Something for everyone

We get a lot in on our one-acre plot of land. With a mix of indoor and outdoor exhibits, there’s plenty to learn about year-round at the SMINC.

Indoor Exhibits

The artfully crafted display cases at the SMINC were truly a labor of love. Countless volunteer hours went into researching, writing text for signage, and building each one. In addition to our more permanent displays, we have a number of rotating and interactive displays set up throughout the building, as well as a library of field guides and other books for kids and adults to peruse.
Birds in the Park
Many bird species call Sunfish Lake Park home, some are here year-round, others just for the summer. Learn more about what our feathered neighbors eat, their nesting habits, and how to spot them out on the trail.
A Bee’s Life

How many eyes does a bee have? How much of your food depends on honeybees? When do honeybees sleep? Get answers to all these questions at our bee exhibit, and check out the year-round activity at our indoor apiary.



Buckthorn is an invasive plant species introduced to our region in the 1800s, and has run wild here at Sunfish Lake Park. Learn all about efforts the Friends of Lake Elmo’s Sunfish Lake Park has undertaken to eradicate buckthorn here, and what you can do to manage buckthorn in your property.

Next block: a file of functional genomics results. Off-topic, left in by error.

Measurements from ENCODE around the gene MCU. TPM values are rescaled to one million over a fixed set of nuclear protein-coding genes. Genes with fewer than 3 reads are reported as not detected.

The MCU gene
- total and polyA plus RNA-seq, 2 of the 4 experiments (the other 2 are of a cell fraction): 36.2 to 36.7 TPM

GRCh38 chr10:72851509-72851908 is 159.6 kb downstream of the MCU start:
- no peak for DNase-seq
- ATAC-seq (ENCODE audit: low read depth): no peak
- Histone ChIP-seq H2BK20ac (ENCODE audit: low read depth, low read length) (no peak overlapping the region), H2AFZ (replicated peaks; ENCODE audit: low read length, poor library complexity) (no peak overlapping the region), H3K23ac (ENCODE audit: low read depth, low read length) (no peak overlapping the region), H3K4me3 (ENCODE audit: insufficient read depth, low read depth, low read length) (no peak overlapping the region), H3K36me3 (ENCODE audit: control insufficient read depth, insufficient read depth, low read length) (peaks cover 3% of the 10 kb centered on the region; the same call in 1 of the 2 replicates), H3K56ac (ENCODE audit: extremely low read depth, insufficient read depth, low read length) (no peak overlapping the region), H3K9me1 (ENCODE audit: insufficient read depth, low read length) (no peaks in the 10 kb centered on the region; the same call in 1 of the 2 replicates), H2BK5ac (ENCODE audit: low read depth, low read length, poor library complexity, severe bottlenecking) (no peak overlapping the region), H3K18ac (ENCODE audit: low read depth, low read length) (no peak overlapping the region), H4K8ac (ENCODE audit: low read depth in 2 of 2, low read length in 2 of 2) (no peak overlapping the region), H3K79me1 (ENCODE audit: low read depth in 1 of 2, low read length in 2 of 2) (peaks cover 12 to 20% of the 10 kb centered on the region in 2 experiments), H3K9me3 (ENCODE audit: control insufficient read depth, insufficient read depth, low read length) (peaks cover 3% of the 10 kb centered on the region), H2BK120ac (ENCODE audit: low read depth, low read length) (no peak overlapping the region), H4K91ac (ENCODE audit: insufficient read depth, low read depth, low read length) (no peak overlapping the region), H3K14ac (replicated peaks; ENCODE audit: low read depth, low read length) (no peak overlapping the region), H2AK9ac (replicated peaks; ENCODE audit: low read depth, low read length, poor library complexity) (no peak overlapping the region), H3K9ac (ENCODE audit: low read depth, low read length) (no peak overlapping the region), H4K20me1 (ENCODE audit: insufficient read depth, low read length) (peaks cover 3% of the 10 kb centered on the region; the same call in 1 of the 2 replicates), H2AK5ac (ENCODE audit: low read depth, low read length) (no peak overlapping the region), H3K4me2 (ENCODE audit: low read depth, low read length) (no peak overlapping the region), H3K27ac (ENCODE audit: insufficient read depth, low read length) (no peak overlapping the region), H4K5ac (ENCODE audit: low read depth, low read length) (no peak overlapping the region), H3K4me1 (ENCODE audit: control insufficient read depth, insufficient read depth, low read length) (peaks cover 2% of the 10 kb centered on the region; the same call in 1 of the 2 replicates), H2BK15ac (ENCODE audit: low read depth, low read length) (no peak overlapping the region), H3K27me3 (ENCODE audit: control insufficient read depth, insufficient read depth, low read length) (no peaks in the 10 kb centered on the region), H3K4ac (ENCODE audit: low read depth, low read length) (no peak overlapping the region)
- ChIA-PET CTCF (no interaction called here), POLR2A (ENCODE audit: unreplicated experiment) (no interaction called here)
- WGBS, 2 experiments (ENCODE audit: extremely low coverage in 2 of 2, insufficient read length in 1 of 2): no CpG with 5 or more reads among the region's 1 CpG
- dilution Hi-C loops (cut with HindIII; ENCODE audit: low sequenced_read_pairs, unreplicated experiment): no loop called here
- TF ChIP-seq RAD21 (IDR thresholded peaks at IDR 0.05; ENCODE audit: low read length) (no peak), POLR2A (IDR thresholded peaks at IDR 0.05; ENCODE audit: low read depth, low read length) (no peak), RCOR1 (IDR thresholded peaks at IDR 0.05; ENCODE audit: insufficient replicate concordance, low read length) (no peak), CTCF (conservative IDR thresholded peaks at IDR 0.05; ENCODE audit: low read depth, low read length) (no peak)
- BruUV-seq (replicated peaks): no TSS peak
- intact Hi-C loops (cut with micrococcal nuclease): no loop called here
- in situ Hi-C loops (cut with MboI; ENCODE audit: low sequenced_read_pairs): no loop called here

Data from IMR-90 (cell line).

Prairie Restoration
In 2010, the City of Lake Elmo converted 17 acres of Sunfish Lake Park to a Prairie Restoration. SMINC has an exhibit explaining what a prairie is, and what lives there.
Geological History

Discover what’s under Sunfish Lake Park (WAY under!), and learn about the stages of glacier movement in our region, and how it affected this part of southeastern Minnesota specifically.

Forest Ecosystems

There are three types of forests in Sunfish Lake Park , oak/maple, aspen/birch, and pine. Each has its own unique and fascinating ecosystem.

Conservation of Soil and Water 

This exhibit is by and about the Valley Branch Watershed District and the Washington Conservation District. SMINC is grateful for the assistance of these organizations with installation of our Rain Gardens in 2019.

Wildflowers and Mushrooms
The forest floor teems with life, but a lot of what lives there is very good at hiding. Slow down, look down, and you’ll encounter some of wonderful and weird lifeforms.
Aquatic Life in Sunfish Lake Park

Sunfish Lake takes its name from the fish that make their home there. Once a dry lakebed, there are now all kinds of aquatic species there, from those sunnies to frogs and turtles, herons, ducks. and more recently goldfish.

Native Americans Then and Now
Brought to the Sally Manzara Interpretive Nature Center by the Stillwater Schools Native American Parent Advisory Committee (NAPAC), this exhibit tells the story of the history and traditions of the Native people who call southeastern Minnesota home.
Sunfish Lake Park: a Community Effort

Sunfish Lake Park exists thanks to the efforts of many, including residents who sold their land to the City instead of a developer, officials who established Conservation Easement that ensures this land remains in a natural state in perpetuity, and all of the people who have dedicated countless volunteer hours to building and maintaining the park